In the past few months, we've heard a lot of speculation why e-signature software has been so slow to gain traction — from legal and security issues to worker resistance and misunderstandings about how to use them.
But Sam Thorpe, director of product at San Francisco-based Nitro, a document productivity company, blames it on simple lack of education.
"A lot of people are unaware of the benefits or potential return on investment (ROI) of e-signatures,“ he said.
Thorpe described e-signatures as a key part of digital transactions and any other end-to-end digital process. And he’s not the only one who sees things that. We've heard similar comments from executives at Silanis Technology, Adobe and Kofax.
In recent weeks, Nitro has been researching the what's driving the e-signature market. What it found is somewhat surprising to anyone who believes in the digital experience: "Between 2005 and 2015, the way we all work with documents has not changed very much," Thorpe said.
About 60 percent of employees still print and sign documents, then scan them back in to their document management system. Even more — 64 percent —print, sign and file paperwork manually, Nitro found. But Nitro claims e-signature users:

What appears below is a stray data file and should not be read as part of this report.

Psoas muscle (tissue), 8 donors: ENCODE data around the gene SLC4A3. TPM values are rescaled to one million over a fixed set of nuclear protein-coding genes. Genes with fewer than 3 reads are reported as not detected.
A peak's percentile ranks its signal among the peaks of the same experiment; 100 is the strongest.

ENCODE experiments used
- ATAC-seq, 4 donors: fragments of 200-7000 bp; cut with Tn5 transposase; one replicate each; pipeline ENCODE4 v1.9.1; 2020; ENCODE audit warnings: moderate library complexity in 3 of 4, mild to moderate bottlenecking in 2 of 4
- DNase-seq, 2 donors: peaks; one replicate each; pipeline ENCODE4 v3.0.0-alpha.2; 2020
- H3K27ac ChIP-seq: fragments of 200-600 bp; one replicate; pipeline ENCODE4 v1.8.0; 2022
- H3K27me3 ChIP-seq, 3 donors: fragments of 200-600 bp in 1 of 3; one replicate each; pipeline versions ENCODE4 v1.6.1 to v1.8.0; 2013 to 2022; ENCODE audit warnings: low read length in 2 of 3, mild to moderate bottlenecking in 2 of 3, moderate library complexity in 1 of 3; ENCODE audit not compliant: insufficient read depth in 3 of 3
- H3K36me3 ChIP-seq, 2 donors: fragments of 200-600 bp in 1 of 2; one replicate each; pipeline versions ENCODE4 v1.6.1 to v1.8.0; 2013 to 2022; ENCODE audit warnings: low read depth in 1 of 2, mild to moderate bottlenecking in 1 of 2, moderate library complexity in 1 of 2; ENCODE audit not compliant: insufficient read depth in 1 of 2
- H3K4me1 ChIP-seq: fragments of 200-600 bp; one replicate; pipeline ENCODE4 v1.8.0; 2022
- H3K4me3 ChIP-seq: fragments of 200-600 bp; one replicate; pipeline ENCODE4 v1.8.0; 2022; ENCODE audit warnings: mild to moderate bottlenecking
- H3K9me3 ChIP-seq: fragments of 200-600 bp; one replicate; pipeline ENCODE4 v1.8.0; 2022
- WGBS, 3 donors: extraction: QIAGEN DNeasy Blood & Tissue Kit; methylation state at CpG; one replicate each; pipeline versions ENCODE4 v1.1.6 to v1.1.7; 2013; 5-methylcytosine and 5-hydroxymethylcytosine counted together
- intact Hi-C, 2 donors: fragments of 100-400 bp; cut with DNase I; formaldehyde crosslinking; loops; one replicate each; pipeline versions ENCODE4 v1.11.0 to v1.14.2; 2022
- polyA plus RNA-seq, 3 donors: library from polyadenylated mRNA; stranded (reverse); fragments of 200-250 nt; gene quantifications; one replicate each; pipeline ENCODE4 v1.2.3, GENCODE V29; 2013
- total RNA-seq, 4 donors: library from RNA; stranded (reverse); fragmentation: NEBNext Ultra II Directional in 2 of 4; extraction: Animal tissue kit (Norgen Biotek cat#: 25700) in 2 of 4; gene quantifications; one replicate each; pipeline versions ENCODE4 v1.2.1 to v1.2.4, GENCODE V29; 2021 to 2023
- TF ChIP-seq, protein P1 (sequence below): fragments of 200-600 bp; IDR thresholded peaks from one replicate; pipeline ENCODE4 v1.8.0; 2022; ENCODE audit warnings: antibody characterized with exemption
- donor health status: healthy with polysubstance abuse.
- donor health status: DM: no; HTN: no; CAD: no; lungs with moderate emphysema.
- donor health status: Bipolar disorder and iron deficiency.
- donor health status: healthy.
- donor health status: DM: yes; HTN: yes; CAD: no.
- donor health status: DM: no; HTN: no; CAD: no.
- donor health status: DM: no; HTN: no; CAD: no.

- Experience 80 percent faster turnaround time
- Save $20 per document
- Generate five times more customer loyalty
- Ship 117 percent more proposals per rep and per month than non-users
In addition, 37 percent of e-signature users see ROI within six months, the company claims.
So what's the problem? "We’re finding there's a key failing in education and the way e-signatures are being talked about," Thorpe said. In conversations even with "fairly clued in and sophisticated executives," Thorpe said e-signatures are often the last things on their minds.
"That's surprising when you think of the benefits they can provide," he said. "The research shows the pain people are feeling around e-signatures is part of a broader landscape that includes issues like governance, visibility, simplicity and automation, among other things."
To drive adoption, Nitro is mapping e-signatures to business trends like speed and the ability to work across distributed landscapes. E-signatures can speed development of effective processes and advance collaboration, he noted.
Thorpe noted that e-signatures are especially important in an age of remote workers, noting that some experts predict 40 percent of the American workforce will be self employed by 2020.
Title image by jonathangarcia.